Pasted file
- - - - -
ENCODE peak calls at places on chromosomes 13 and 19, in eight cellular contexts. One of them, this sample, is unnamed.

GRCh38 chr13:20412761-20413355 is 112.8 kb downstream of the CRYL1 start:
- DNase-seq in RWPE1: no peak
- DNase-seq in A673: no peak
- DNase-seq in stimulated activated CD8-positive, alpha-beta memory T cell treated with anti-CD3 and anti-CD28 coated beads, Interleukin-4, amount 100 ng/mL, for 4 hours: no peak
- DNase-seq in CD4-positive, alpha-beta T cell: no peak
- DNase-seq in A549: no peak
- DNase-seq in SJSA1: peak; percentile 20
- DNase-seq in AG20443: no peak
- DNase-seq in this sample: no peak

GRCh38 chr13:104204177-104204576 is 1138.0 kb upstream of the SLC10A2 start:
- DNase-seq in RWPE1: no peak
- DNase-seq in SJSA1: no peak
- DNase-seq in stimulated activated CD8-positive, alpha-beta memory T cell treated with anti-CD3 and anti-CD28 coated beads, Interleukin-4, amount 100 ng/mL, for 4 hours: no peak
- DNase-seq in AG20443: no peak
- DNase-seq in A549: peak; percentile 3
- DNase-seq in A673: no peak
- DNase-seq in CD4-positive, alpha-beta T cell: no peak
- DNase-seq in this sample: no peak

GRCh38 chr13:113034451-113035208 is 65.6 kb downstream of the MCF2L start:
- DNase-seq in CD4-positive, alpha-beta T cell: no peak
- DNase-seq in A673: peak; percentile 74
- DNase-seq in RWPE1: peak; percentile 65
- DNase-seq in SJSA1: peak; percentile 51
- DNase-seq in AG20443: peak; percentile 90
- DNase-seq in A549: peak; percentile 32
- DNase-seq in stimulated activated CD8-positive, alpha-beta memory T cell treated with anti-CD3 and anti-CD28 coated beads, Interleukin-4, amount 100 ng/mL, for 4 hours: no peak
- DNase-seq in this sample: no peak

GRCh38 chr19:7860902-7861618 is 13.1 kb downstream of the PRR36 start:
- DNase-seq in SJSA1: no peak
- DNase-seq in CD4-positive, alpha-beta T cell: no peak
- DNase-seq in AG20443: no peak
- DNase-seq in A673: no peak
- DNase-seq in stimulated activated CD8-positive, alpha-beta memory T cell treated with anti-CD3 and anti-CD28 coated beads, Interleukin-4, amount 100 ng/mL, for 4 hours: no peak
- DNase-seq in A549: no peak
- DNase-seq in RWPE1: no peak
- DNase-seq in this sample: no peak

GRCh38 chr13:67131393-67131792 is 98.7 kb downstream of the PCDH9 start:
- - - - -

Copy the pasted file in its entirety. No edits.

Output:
ENCODE peak calls at places on chromosomes 13 and 19, in eight cellular contexts. One of them, this sample, is unnamed.

GRCh38 chr13:20412761-20413355 is 112.8 kb downstream of the CRYL1 start:
- DNase-seq in RWPE1: no peak
- DNase-seq in A673: no peak
- DNase-seq in stimulated activated CD8-positive, alpha-beta memory T cell treated with anti-CD3 and anti-CD28 coated beads, Interleukin-4, amount 100 ng/mL, for 4 hours: no peak
- DNase-seq in CD4-positive, alpha-beta T cell: no peak
- DNase-seq in A549: no peak
- DNase-seq in SJSA1: peak; percentile 20
- DNase-seq in AG20443: no peak
- DNase-seq in this sample: no peak

GRCh38 chr13:104204177-104204576 is 1138.0 kb upstream of the SLC10A2 start:
- DNase-seq in RWPE1: no peak
- DNase-seq in SJSA1: no peak
- DNase-seq in stimulated activated CD8-positive, alpha-beta memory T cell treated with anti-CD3 and anti-CD28 coated beads, Interleukin-4, amount 100 ng/mL, for 4 hours: no peak
- DNase-seq in AG20443: no peak
- DNase-seq in A549: peak; percentile 3
- DNase-seq in A673: no peak
- DNase-seq in CD4-positive, alpha-beta T cell: no peak
- DNase-seq in this sample: no peak

GRCh38 chr13:113034451-113035208 is 65.6 kb downstream of the MCF2L start:
- DNase-seq in CD4-positive, alpha-beta T cell: no peak
- DNase-seq in A673: peak; percentile 74
- DNase-seq in RWPE1: peak; percentile 65
- DNase-seq in SJSA1: peak; percentile 51
- DNase-seq in AG20443: peak; percentile 90
- DNase-seq in A549: peak; percentile 32
- DNase-seq in stimulated activated CD8-positive, alpha-beta memory T cell treated with anti-CD3 and anti-CD28 coated beads, Interleukin-4, amount 100 ng/mL, for 4 hours: no peak
- DNase-seq in this sample: no peak

GRCh38 chr19:7860902-7861618 is 13.1 kb downstream of the PRR36 start:
- DNase-seq in SJSA1: no peak
- DNase-seq in CD4-positive, alpha-beta T cell: no peak
- DNase-seq in AG20443: no peak
- DNase-seq in A673: no peak
- DNase-seq in stimulated activated CD8-positive, alpha-beta memory T cell treated with anti-CD3 and anti-CD28 coated beads, Interleukin-4, amount 100 ng/mL, for 4 hours: no peak
- DNase-seq in A549: no peak
- DNase-seq in RWPE1: no peak
- DNase-seq in this sample: no peak

GRCh38 chr13:67131393-67131792 is 98.7 kb downstream of the PCDH9 start: